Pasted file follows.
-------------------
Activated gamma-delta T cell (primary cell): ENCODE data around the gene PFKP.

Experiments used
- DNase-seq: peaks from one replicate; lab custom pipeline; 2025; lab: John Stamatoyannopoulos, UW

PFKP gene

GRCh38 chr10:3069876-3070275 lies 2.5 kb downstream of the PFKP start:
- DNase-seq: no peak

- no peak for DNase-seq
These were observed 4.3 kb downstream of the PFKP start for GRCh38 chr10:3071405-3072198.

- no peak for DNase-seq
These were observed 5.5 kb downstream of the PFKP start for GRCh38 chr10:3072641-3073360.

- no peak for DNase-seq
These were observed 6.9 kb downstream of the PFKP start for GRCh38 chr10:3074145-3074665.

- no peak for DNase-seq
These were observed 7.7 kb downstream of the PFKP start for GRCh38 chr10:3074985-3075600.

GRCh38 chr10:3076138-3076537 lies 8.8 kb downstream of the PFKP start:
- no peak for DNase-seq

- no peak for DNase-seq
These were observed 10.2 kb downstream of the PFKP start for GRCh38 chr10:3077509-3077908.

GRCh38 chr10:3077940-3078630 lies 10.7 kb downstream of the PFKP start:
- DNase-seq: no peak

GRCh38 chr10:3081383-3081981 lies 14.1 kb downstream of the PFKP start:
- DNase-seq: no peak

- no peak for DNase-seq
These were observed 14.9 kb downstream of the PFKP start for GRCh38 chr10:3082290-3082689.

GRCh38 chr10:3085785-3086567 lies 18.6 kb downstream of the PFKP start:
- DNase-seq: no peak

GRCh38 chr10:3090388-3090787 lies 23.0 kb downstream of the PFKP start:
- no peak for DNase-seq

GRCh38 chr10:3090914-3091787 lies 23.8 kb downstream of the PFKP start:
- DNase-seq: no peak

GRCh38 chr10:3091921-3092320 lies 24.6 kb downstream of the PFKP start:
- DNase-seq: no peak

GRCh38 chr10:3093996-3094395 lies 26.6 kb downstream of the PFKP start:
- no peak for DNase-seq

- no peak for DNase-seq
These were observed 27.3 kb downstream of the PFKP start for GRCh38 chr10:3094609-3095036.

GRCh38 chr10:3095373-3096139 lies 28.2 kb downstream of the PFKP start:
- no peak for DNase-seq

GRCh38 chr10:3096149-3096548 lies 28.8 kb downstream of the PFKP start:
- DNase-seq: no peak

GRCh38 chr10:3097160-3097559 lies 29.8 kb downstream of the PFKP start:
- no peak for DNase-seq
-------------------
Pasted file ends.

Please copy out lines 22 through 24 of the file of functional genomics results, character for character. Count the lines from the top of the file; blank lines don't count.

- DNase-seq: no peak

- no peak for DNase-seq
These were observed 14.9 kb downstream of the PFKP start for GRCh38 chr10:3082290-3082689.